Things Not to Say on The Witness Stand
A judge listens to the prosecutor and defense attorney
How your time on the witness stand starts
You have just gotten back from a two-week cruise to the Bahamas with your sexy girlfriend. What a time you two had—partying until all hours, eating fine foods, and just relaxing with no worries about jobs, bills, and other responsibilities of life.
Yes, you think to yourself. Everyone should live this good.
Then you proceed to “get back into the daily grind,” sorting your mail, unpacking your bags, and just absorbing all of the sweet memories you have of your sexy girlfriend, “Liz,” and last week on your cruise.
You pick up a copy of your newspaper and there it is. A front page photo of a man who looks so familiar. But his name escapes you for the moment as you finish unpacking and settling-in for a good Sunday evening nap with a possible late dinner with “Liz.” But not knowing the guy’s name still eats away at you.
Monday morning at 8:30, a knock comes on your door. “Awww, who could that be?” you murmur buttoning your shirt. “Maybe it’s Liz. She can’t get enough of me.”
But your hopes are soon dashed when you see someone you know. A courier, “Tim,” who works in your local courthouse. He delivers subpoena’s and other legal papers to people whom the court and its officers need to see.
“Morning, Mr. Peoples,” “Tim” says with a smile as he hands you “the” paper which is really a summons.’
“Uhhh, morning, ‘Tim,’ and I know what this is,” you reply reluctantly.
“Sorry, Mr. Peoples, but you have been served,” ‘Tim” says as he quickly walks away so you will not be tempted to chew him out for ruining your quiet Monday morning.
Upon reaching the courthouse on the date stamped on the summons, you meet with the district attorney, the prosecutor, and a stenographer. These people are about to make your somewhat life of ease, a bundle of nerves knotted so hard it cannot unravel. You are now perspiring in your armpits and the sweat is seeping through on your new shirt.
“Sir, are you alright? You need some water?” ‘June’ the pretty stenographer asks.
“No, thanks, I will be fine,” you quickly reply wiping sweat from your forehead with your handkerchief.
The prosecutor calls this meeting to order and says, “You are ‘Jacob Peoples,’ of north valley way, San Diego, California?”
“Yes, sir,” you reply.
“Good. This won’t take long,” the prosecutor replies as he takes an 8x10 photo to show you.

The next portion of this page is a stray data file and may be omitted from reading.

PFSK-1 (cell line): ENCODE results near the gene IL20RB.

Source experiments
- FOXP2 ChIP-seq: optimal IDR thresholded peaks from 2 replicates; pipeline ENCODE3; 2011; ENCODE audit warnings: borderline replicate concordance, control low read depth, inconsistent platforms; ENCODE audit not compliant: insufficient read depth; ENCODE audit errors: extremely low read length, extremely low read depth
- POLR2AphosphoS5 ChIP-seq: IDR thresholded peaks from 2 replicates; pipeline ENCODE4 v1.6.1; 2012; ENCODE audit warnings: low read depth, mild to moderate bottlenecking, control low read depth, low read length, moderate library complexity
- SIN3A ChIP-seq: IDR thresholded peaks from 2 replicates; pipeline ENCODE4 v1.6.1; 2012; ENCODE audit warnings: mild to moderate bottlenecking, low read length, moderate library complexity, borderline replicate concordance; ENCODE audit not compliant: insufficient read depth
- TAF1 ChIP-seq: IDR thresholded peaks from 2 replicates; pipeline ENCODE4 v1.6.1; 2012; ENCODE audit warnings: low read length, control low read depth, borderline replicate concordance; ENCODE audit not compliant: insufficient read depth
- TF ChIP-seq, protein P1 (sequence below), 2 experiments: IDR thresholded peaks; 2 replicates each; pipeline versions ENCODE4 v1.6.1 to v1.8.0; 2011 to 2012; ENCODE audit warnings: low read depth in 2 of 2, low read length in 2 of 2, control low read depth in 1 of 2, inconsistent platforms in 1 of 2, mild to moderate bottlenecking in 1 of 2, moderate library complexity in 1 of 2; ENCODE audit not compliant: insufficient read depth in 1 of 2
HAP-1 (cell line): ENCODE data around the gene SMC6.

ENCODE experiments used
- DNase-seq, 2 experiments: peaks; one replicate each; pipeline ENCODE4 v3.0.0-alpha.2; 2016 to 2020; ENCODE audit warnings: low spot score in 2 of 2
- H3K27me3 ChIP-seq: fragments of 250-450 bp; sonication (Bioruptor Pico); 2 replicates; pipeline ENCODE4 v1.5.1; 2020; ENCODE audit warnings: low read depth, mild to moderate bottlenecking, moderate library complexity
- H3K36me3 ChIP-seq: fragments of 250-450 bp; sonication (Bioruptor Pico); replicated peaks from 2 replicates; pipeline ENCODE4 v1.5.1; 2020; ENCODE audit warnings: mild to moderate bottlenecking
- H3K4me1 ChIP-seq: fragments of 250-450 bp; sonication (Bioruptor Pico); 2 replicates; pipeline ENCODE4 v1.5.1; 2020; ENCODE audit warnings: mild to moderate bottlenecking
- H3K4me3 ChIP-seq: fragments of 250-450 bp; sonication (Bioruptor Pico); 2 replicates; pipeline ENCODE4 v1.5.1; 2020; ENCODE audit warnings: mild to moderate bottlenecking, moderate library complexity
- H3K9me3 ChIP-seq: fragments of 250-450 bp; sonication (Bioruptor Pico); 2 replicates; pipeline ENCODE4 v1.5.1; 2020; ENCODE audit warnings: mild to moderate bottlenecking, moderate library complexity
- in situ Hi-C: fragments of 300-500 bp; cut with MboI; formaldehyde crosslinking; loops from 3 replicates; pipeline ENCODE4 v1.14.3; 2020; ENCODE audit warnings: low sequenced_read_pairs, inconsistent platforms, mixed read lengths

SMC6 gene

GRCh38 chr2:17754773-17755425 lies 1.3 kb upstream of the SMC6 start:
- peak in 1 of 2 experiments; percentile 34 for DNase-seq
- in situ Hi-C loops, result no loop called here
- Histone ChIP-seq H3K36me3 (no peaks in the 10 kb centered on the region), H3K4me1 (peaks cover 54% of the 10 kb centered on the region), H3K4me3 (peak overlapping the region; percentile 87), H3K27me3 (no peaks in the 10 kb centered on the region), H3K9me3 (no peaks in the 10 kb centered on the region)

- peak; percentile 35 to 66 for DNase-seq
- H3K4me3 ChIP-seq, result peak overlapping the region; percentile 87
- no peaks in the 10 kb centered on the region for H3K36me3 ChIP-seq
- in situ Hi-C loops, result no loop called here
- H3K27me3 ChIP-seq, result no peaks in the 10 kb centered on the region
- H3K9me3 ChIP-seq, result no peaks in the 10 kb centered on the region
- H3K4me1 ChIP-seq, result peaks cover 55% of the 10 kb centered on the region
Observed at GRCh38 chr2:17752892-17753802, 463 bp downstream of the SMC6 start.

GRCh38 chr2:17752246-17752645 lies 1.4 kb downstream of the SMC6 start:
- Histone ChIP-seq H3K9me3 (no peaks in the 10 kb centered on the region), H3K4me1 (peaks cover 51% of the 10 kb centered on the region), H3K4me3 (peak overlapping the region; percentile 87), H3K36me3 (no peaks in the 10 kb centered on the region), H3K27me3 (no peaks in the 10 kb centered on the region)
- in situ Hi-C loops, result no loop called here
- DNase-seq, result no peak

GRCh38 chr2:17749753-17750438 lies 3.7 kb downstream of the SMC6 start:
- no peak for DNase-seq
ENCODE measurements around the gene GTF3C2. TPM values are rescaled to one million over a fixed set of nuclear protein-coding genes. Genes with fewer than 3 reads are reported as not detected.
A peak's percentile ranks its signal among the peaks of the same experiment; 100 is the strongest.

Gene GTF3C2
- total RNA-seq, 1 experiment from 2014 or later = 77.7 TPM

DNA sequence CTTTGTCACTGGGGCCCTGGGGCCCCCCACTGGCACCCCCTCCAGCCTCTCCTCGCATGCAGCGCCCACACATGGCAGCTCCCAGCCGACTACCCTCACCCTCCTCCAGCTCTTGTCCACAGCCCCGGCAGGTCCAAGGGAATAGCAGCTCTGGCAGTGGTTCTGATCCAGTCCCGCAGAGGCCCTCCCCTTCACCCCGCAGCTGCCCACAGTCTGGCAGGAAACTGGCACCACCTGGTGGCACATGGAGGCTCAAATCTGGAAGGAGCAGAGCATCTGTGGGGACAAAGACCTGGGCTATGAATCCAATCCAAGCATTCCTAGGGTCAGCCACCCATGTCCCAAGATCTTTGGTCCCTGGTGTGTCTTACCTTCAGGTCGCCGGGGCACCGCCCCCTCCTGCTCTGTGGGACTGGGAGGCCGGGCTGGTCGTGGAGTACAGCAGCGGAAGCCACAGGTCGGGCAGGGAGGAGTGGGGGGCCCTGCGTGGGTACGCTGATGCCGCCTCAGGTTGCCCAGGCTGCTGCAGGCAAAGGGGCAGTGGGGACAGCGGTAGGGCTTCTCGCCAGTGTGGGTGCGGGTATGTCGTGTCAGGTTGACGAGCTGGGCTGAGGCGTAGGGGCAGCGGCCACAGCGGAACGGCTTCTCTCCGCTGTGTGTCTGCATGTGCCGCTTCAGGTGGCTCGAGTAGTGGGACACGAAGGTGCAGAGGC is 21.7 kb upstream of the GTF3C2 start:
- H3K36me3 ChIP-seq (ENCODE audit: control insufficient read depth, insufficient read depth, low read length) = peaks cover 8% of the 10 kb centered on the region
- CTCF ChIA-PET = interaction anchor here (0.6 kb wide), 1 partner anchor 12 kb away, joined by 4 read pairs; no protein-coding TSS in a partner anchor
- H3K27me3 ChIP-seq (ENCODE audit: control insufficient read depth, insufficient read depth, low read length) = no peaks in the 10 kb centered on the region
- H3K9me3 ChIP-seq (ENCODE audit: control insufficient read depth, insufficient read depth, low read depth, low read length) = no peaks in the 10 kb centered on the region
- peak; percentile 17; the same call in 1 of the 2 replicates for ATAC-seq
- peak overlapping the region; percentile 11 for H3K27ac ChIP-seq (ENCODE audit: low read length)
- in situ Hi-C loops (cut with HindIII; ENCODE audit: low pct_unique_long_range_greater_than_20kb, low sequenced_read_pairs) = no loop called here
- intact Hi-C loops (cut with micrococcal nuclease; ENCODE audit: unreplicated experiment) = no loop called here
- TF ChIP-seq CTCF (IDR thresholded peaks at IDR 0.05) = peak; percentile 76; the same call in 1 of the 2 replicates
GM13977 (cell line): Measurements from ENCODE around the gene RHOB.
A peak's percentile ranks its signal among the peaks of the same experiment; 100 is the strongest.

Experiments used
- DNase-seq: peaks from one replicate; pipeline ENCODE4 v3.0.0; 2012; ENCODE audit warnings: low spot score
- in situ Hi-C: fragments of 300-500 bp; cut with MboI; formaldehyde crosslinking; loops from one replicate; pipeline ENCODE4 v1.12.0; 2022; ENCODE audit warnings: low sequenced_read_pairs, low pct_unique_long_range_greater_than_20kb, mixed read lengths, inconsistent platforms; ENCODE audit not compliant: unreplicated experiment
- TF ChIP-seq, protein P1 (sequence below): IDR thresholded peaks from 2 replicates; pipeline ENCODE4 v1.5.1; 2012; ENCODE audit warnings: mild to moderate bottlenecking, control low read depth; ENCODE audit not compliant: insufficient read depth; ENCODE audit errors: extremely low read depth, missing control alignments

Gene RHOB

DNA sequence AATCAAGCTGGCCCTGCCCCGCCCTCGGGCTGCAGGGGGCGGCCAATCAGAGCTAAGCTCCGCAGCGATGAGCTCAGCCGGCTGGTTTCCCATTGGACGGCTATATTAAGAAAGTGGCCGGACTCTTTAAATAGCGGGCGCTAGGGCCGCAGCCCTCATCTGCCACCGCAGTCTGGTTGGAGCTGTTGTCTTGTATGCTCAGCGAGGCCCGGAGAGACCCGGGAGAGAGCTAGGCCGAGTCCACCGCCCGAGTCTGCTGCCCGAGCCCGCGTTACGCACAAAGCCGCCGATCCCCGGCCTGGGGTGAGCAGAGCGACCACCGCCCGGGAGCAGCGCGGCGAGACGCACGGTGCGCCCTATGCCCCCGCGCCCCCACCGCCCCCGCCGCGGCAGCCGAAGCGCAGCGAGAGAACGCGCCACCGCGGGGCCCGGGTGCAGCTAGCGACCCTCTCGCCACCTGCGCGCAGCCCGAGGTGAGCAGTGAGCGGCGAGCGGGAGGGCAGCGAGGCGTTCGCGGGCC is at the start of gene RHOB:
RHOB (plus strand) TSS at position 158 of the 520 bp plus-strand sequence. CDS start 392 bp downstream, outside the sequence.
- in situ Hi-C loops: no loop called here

“This guy is, “Gordon Carson,” a master criminal whom authorities, including the F.B.I., have chased all through the United States and last week, we arrested him in a Hardee’s restaurant,” the prosecutor explains.
Then like a boulder hitting you in an avalanche, it hits you. This is the man on the front page, you think to yourself.
“Sir, what does this have to do with me?” you ask.
“Well, Mr. Peoples, we have information that you and this man ate dinner three weeks ago in a place called, “Minnie’s,” on Baxter Avenue, and we feel that you know things about him that will help us put him away for a long time,” the prosecutor says.
“We, uhhh, only ate dinner. That’s it,” you try to explain.
“Nevertheless, we want you to testify for the prosecution in his trial next week and then we can say goodbye to ‘Mr. Carson,” the prosecutor states. “I appreciate you taking time to come down and do this for us, and by the way, the court will reimburse you for your time away from your job.”
So with a handshake, you leave the courthouse and feel your insides start tying in knots and nausea beginning to start-up in your stomach. You are scared of this man you are about to testify against. And there is no way, but death, to get by this horrible situation, you think.
Then you remember a list of “Things Not to Say on The Witness Stand,” the assistant district attorney gave you to take home and study before the trial begins. You let out a sigh of relief.
But are you?
What if you go into a nervous meltdown and say some or all of the things on the list below while you are on the witness stand?
A defense attorney and his client
Inside the courtroom
List of Things Not to Say on The Witness Stand
- "Miss, I love your dress." (you say to the court reporter).
- "Judge, I need a sandwich. I am getting dizzy."
- "So you folks are the jury. I will save you some time. This bird is guilty!"
- "Anyone want to hear me imitate Al Jolson?"
- "Anyone care to see me dance like Sammy Davis, Jr.?"
- "Your suit looks so old." (said to the prosecuting attorney).
- "Is Gordon Carson, a fake name?"
- "Get this man some ravioli. He looks famished."
- "No thanks, Mr. Bailiff. No handcuffs for me--but our pretty court reporter might need them."
- "Anyone here from out of town?"
- "Take my wife. Please."
- "Speak up, Mr. prosecutor. I am about to doze off."
- "Carson, your defense attorney doesn't stand a chance."
- "I want to do my favorite song: 'Folsom Prison Blues.'"
- "Sure, your honor. I'll be quiet, if you will take that awful toupee off your head."
- "Are those real bullets in your gun, Mr. Bailiff?"
- "Judge, I am gonna need about $200.00 a day for my time away from my job."
Well, I got to hand it to you
you did it. You went on the witness stand and did a literal "one man show."
You angered the judge, both the prosecutor and defense attorneys, even the defendant, "Gordon Carson," the two bailiff's, the one sheriff's deputy and many of the defendant's family who were at the trial to support him.
But one good thing came from this courtroom-debacle: You scored a hot date with "Tonya," the single, 22-year-old court reporter."
Maybe she will wait for you. Those 50 days you are going to serve in jail for contempt of court will fly by.